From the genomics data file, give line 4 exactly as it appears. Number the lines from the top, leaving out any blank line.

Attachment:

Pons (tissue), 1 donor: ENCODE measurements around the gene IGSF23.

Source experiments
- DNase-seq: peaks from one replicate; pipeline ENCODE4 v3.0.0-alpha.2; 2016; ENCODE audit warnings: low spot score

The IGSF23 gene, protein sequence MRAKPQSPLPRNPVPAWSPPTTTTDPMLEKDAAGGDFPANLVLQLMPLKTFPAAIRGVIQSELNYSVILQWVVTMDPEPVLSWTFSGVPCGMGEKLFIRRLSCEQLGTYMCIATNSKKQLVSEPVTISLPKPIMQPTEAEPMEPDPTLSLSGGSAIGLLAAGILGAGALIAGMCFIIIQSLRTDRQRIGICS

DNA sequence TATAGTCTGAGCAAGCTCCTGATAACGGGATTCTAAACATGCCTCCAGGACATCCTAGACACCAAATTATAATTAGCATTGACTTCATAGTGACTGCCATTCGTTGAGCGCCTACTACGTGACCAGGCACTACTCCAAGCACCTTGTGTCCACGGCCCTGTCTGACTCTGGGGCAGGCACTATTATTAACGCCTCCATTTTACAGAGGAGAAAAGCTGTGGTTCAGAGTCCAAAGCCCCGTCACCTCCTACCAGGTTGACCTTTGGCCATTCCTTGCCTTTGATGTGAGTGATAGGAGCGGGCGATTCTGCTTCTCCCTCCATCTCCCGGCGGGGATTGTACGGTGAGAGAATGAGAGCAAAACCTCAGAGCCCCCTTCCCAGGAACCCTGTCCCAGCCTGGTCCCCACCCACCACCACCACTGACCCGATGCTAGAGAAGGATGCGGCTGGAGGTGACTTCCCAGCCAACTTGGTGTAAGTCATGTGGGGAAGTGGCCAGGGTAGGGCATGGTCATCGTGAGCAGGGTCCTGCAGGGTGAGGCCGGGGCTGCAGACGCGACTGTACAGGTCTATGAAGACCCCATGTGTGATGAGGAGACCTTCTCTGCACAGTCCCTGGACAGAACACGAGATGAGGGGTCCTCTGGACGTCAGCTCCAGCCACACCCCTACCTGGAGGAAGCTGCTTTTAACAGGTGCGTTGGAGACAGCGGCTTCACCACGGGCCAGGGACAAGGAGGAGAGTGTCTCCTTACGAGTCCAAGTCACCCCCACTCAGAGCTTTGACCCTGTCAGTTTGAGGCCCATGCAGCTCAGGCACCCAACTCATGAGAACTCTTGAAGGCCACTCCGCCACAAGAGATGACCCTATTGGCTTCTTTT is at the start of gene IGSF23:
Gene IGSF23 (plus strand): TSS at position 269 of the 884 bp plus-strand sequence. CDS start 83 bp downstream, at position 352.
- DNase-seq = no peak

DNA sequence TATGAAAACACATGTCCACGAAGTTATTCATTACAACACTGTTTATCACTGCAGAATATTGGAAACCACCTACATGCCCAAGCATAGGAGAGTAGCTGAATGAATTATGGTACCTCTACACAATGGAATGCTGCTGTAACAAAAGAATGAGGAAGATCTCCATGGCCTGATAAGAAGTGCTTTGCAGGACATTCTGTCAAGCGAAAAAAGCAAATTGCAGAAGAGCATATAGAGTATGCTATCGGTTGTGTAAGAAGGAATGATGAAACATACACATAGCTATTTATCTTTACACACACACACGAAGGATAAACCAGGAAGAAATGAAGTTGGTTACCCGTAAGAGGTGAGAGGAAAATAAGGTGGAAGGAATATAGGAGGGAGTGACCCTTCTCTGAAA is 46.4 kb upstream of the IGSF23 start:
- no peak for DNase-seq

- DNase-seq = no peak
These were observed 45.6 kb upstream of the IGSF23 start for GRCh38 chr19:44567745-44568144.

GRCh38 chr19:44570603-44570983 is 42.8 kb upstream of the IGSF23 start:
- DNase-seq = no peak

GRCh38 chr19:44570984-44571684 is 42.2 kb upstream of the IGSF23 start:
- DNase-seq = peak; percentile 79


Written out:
The IGSF23 gene, protein sequence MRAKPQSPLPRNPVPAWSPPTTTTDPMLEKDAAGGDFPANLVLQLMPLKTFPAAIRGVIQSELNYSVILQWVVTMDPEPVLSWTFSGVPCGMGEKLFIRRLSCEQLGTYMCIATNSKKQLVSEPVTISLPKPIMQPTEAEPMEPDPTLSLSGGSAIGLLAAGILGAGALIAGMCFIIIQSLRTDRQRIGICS